A beatification mass for Cardinal Stefan Wyszyński and Mother Elżbieta Czacka has gathered crowds of people at the Temple of Divine Providence in Warsaw, including Poland’s top officials.
The mass was said by Marcello Semeraro, the Vatican’s prefect of the congregation for the causes of saints.
During the Holy Mass, Semeraro red out a letter from Pope Francis, officially declaring Wyszyński’s and Czacka’s beatification.
Semeraro said in his homily that Wyszyński’s life “was marked by numerous ordeals which he faced with trust and determination.”
Speaking of Czacka, Semeraro praised her service to the blind.
“Afflicted at the age of 22 with a total loss of sight, she decided to devote her life to the service to blind people, who at that time could not count on aid or education in Poland,” the Vatican official said.
Polish President Andrzej Duda said before the mass that Wyszyński “greatly contributed to our survival as a nation, as Christians, as Catholics,” adding that the cardinal “lived in one of the toughest times for the Church in Poland.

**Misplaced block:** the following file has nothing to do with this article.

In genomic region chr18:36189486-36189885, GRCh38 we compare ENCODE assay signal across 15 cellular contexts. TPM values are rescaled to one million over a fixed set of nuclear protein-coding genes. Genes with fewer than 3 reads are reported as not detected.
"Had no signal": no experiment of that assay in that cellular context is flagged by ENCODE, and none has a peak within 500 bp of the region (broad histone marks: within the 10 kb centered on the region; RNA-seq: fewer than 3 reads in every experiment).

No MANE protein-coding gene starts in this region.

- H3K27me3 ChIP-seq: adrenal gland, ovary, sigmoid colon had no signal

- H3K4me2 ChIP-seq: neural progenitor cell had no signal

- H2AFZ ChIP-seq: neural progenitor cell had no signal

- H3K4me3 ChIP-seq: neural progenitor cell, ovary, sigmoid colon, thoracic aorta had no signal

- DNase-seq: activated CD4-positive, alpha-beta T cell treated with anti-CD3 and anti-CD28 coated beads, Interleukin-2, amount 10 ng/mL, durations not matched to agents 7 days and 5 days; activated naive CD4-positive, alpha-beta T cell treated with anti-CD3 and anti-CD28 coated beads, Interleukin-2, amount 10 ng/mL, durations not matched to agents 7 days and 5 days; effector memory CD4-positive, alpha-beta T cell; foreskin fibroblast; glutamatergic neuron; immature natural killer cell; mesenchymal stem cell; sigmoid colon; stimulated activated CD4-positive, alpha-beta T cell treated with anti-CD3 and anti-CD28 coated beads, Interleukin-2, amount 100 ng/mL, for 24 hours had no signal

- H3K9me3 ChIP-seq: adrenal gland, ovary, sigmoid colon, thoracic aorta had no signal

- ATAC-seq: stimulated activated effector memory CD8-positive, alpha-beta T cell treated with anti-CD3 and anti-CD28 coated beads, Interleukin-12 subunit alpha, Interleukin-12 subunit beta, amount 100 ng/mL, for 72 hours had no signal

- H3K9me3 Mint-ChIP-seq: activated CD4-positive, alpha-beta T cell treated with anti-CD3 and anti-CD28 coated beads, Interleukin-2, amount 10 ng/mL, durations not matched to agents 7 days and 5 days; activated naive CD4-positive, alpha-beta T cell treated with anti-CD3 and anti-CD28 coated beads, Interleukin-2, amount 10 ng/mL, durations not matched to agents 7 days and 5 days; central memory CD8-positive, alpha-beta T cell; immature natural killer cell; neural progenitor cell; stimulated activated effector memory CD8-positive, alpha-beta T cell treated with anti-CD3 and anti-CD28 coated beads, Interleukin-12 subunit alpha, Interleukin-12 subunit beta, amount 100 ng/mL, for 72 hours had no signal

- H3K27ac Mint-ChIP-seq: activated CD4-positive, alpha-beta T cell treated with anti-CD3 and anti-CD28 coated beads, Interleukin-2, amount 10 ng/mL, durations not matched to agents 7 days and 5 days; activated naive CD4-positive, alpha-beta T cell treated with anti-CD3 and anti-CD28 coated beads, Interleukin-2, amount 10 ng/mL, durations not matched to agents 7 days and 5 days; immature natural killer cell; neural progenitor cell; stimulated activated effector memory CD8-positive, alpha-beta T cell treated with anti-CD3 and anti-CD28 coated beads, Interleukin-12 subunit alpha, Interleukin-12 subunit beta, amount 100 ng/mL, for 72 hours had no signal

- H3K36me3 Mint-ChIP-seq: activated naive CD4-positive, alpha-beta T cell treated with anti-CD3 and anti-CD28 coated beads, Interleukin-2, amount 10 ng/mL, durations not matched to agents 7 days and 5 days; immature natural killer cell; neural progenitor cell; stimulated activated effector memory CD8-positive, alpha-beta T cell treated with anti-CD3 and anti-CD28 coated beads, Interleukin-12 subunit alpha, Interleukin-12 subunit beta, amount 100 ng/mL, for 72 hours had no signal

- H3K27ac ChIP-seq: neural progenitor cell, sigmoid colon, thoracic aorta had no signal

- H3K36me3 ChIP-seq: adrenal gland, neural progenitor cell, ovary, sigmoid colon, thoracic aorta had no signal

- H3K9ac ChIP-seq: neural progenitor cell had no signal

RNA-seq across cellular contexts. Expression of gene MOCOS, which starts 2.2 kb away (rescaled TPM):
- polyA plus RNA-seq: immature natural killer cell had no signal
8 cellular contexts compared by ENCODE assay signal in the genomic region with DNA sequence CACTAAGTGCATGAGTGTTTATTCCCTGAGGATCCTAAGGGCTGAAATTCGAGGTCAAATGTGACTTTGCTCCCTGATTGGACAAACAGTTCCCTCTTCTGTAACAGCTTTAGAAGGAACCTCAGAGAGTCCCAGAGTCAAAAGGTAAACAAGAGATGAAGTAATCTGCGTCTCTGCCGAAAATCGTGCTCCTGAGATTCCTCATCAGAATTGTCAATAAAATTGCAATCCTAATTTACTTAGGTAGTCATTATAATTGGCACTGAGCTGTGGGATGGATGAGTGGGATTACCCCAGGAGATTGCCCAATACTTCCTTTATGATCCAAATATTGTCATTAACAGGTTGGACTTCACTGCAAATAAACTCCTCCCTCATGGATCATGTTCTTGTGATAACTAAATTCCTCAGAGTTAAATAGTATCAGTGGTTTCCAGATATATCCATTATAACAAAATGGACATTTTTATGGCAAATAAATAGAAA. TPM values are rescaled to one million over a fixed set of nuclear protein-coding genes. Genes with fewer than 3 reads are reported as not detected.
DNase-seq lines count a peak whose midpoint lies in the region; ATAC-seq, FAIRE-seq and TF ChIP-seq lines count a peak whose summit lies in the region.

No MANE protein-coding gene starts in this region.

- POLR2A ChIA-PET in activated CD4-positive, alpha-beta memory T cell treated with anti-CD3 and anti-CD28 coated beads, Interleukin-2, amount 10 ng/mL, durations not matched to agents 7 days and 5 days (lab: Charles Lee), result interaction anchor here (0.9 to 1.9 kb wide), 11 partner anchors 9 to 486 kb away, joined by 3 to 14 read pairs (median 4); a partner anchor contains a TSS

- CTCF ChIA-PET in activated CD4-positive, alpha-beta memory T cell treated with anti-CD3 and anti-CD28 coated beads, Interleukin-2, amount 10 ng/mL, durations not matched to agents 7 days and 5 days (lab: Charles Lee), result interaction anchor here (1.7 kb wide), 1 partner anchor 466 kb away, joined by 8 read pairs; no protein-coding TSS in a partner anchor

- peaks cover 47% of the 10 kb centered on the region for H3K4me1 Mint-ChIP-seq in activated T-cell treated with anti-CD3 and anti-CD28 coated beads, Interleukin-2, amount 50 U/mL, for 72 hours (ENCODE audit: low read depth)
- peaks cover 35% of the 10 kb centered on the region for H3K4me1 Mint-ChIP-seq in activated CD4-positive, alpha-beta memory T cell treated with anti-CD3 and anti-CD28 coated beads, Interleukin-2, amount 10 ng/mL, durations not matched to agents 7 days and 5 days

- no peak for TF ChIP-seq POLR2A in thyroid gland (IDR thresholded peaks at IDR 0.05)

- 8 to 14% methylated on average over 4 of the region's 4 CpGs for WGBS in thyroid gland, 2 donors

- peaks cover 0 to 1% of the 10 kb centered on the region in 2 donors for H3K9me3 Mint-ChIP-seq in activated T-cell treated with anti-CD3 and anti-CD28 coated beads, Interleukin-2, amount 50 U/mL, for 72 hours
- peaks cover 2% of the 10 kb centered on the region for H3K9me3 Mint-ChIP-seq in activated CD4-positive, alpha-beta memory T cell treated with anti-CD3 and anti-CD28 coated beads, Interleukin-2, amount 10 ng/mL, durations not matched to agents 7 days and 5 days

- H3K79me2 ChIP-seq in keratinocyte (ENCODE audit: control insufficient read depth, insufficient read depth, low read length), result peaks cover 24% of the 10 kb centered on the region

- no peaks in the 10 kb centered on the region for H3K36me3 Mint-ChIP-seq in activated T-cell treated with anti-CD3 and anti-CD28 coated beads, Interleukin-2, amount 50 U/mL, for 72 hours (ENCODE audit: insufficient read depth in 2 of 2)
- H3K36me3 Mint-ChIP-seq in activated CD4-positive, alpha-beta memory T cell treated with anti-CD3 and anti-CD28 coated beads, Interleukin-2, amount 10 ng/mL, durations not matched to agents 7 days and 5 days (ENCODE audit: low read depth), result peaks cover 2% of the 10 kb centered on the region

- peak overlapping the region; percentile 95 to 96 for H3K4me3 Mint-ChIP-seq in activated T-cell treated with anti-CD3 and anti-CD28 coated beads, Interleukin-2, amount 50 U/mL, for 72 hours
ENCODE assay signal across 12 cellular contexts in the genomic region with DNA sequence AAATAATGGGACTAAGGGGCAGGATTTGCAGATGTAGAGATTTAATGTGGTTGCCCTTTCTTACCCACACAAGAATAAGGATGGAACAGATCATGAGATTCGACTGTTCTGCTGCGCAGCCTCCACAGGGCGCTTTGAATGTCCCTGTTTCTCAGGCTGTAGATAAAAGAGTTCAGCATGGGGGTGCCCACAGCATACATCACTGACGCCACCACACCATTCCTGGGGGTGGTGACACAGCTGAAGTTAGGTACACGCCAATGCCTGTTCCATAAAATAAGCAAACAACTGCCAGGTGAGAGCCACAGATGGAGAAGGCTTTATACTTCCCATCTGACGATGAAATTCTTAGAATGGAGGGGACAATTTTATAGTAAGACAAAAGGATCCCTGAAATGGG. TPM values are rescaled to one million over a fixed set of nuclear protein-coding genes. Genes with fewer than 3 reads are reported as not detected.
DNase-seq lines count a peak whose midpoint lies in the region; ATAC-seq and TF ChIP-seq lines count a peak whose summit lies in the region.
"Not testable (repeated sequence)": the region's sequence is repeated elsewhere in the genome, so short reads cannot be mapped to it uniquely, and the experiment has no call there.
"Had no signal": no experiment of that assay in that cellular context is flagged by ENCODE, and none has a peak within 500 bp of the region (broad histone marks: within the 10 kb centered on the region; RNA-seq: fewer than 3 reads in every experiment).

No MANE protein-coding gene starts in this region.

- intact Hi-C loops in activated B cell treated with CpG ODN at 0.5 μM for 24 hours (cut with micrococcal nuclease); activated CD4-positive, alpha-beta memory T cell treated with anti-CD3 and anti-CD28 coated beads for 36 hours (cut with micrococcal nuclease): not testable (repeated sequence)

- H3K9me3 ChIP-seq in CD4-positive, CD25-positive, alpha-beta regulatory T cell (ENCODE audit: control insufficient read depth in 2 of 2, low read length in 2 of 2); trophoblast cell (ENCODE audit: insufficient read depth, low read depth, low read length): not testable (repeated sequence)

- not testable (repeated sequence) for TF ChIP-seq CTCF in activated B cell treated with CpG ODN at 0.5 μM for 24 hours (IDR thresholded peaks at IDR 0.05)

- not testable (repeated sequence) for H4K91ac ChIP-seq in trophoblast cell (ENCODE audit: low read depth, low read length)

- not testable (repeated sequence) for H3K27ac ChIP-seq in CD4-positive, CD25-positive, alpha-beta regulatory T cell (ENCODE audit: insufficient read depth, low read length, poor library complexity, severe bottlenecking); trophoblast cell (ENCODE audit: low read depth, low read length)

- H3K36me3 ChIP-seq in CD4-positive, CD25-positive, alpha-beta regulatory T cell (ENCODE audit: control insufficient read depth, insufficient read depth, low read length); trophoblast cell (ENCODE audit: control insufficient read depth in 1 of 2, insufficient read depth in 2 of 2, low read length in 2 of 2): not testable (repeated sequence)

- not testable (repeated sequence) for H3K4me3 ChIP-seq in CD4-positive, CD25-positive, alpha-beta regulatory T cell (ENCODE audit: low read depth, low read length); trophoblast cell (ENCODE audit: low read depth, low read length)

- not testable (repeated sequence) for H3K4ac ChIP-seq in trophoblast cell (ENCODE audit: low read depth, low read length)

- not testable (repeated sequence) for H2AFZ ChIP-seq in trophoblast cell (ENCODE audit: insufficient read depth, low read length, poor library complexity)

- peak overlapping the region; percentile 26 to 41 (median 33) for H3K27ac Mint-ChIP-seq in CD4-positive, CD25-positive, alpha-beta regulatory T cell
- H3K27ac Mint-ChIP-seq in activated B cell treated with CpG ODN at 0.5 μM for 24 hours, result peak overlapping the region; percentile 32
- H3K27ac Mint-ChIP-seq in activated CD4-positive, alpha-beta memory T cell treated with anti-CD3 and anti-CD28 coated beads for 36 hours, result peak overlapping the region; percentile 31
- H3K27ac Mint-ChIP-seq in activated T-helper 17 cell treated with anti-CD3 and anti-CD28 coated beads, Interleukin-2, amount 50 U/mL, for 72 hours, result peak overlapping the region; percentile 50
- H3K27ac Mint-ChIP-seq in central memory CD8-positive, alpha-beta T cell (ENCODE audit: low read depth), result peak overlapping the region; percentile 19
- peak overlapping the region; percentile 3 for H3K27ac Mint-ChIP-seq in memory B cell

“And he survived and was able to overcome the difficulties, retaining great dignity,” the president added.
Mateusz Morawiecki, the prime minister, said in a Facebook post that Poland welcomes Wyszyński and Czacka among those beatified by the Catholic Church.
Cardinal and Polish Catholic Primate Stefan Wyszyński (1901–1981), who is considered a national hero and often called the Primate of the Millennium, was made a cardinal on 12 January 1953 by Pope Pius XII.
He is credited for the survival of Polish Christianity in the face of repression and persecution under communist rule between 1945 and 1989. He was imprisoned by the communists for three years.
The case for his beatification and canonisation opened in 1989 and had many supporters in the Vatican and his native Poland, where he is revered for his heroic and principled stand against Nazism and Communism, and because of his connections to Polish-born Pope John Paul II.
Elżbieta Czacka (1876-1961) was a Polish Catholic nun who was blind. She was a pioneer in the study of blindness, adapting Polish phonetics into the Braille alphabet, which ultimately became mandated in all schools for the blind since 1934.